I have two processes that start automatically and when that happens the internet speed decrease considerably. I tried to killed those processes but they start again, I tried to delete the executables too that are located at /boot/pro and /boot/proh, but they are recreated again.

I made the following script to kill constantly those processes as a workaround, but this is a temporal solution.

while true ; do killall proh ; done

I am on Debian 7. I don't know who is executing constantly those processes.

Does anybody think they can help me?

  • 1
    This sounds fishy. I'd consider the possibility of being attacked and maybe reinstall.
    – phunehehe
    Apr 28, 2014 at 1:42
  • 2
    I'd backup and reinstall the system, it might have been hacked. Usually binaries (except for the kernel) aren't in /boot and don't reappear by themselves.
    – Renan
    Apr 28, 2014 at 1:51
  • 3
    Might have been? That's a pretty blatant compromise there. Nuke it from orbit, it's the only way to be sure. Apr 28, 2014 at 2:44
  • 1
    Re-install. There's little any of us can do to help you here. This issue when I googled turns up literally nothing.
    – slm
    Apr 28, 2014 at 2:52
  • I will do a strace to know what is happening. I don't want to reinstall. Thanks to all.
    – Gabriel
    Apr 28, 2014 at 19:52

2 Answers 2


We see this kind of question on ServerFault all the time. Unless you're a Past-Master Neckbeard, and unlikely to be so if you're asking this question, just nuke it and re-install. And next time lock down your install.

Here's some good ideas to start with on that front.

a) Good passwords. Don't use easily guessable passwords. In fact, avoid using dictionary words in your passwords at all. Mine's a nice long 20-character string that can't be guessed without brute force, and longer than most rainbow lists. It lives on a post-it note in my office and backed up in a USB key in the lockbox. If someone has physical access to your box, software security means just about nothing except how long it takes for them to get your data.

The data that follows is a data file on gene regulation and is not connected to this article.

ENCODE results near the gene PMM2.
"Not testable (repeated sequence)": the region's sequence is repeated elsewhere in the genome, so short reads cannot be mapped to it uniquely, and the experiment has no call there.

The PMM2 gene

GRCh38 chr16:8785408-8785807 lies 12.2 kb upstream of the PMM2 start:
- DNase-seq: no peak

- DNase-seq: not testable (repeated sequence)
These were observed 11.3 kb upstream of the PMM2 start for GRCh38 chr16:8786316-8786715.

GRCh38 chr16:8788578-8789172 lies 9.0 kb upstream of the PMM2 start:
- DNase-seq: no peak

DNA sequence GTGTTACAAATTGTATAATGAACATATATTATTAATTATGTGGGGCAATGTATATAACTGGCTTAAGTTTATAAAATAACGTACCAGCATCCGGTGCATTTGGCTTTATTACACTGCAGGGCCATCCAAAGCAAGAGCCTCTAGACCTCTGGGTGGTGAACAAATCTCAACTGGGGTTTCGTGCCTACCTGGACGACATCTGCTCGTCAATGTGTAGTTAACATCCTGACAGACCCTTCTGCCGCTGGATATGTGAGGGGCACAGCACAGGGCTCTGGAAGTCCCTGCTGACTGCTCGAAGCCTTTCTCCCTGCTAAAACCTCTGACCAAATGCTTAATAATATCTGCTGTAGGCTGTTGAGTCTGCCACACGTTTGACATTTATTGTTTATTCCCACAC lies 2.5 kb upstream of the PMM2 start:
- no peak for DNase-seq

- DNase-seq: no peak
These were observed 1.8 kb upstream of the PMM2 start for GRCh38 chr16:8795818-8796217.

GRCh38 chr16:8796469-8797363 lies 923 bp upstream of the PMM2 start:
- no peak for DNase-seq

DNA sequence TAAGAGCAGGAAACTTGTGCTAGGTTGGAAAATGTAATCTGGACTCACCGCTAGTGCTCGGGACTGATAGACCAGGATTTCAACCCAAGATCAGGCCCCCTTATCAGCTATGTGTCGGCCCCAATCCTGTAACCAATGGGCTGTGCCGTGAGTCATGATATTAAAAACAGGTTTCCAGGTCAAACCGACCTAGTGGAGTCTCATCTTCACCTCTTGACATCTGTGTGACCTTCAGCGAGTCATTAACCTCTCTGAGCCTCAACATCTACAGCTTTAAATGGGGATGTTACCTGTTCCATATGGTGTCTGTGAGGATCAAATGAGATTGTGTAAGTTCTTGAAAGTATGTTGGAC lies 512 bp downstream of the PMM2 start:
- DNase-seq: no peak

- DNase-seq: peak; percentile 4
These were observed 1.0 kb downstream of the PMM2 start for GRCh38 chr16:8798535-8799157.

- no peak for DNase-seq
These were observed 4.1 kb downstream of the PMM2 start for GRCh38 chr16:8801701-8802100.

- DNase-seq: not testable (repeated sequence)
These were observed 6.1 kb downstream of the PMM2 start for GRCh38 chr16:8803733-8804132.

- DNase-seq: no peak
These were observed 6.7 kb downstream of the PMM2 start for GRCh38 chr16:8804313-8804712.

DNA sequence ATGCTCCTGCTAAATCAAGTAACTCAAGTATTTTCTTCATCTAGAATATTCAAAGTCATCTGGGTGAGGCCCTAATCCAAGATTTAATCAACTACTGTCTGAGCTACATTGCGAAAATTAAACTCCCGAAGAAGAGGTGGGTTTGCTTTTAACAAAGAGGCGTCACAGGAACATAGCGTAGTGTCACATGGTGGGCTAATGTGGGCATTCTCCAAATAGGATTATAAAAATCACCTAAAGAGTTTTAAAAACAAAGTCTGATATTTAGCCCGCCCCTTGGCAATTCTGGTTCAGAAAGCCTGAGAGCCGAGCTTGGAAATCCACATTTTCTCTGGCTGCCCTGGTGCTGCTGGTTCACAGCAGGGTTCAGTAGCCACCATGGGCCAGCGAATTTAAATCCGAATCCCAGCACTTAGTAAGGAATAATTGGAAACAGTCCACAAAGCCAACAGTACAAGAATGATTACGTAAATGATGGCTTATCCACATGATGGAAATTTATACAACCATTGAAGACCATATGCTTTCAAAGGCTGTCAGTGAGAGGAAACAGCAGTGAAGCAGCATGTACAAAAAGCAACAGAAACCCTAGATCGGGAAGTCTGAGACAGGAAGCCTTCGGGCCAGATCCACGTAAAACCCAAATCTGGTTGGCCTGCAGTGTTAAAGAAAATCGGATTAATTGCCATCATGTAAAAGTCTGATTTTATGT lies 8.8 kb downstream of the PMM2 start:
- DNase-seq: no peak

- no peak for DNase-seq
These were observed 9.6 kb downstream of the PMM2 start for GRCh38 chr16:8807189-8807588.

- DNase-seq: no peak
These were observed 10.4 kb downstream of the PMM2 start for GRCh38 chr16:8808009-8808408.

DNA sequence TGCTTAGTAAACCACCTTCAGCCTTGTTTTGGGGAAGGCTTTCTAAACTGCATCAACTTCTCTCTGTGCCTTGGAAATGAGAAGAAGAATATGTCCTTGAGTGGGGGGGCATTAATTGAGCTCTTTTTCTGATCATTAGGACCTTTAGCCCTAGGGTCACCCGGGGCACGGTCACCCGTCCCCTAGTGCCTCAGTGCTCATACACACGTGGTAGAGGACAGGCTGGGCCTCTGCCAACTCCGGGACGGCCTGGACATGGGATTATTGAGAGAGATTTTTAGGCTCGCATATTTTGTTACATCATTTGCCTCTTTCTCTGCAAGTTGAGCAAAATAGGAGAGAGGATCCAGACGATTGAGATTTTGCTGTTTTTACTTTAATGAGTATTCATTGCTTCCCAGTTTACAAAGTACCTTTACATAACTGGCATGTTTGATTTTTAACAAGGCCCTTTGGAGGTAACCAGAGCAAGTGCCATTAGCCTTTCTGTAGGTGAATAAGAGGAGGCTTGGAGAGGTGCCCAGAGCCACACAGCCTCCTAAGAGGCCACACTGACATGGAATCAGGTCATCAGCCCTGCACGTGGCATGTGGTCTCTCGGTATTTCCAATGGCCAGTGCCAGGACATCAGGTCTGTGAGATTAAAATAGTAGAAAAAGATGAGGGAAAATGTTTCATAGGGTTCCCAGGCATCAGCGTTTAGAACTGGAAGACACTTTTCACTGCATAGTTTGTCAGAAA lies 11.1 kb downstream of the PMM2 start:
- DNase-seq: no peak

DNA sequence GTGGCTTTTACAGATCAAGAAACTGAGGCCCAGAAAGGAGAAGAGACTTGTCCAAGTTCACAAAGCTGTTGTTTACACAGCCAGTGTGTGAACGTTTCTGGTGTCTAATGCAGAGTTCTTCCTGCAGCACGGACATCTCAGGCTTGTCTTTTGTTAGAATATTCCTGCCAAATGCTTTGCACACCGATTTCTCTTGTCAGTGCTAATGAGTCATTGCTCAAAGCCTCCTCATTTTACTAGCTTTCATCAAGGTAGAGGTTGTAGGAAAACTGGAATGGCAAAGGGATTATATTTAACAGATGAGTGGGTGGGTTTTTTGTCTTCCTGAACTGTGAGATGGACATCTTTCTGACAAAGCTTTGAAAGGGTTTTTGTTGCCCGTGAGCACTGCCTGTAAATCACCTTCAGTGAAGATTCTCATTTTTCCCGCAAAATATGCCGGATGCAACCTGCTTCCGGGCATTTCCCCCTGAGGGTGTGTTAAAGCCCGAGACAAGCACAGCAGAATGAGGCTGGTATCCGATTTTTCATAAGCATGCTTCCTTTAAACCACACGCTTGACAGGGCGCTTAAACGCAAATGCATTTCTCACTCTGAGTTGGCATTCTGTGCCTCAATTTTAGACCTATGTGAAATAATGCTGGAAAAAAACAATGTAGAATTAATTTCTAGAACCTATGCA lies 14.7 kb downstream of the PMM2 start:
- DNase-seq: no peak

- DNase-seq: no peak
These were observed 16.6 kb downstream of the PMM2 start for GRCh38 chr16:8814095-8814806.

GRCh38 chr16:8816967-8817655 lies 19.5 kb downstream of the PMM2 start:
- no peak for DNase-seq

b) Certificates > Passwords. Tie your accounts to certificates instead of just passwords, and then disable Password-Only Authentication.

sshd_config: PasswordAuthentication no

c) Turn off root logins via SSH. This way that can't simply brute force your root account on your install. The AllowGroups or AllowUsers directive is your sshd_config is an excellent way to do this.

d) Lock down your open ports. Many distributions run a default ACCEPT policy. That means that any system that can route to your install will be able to initiate connections to any running service. Run a default REJECT and selectively enable services you want to be available. IPTables/Netfilter is the classic means of doing this. Some distributions some a GUI or "TUI" ASCII-GUI tool to manage this. Some, including the ones most often running ACCEPT ALL, have easier to use X/Windows GUI tools like UFW for Ubuntu.

e) Once you've done ALL these things, then consider something like Fail2Ban to rate limit SSH connections. Once a system makes a configurable number of failed connections, it can go in the penalty box for a defined period of time.


I found this file "/etc/init.d/DbSecuritySpt" who executes "/boot/pro". I researched this and found the following:




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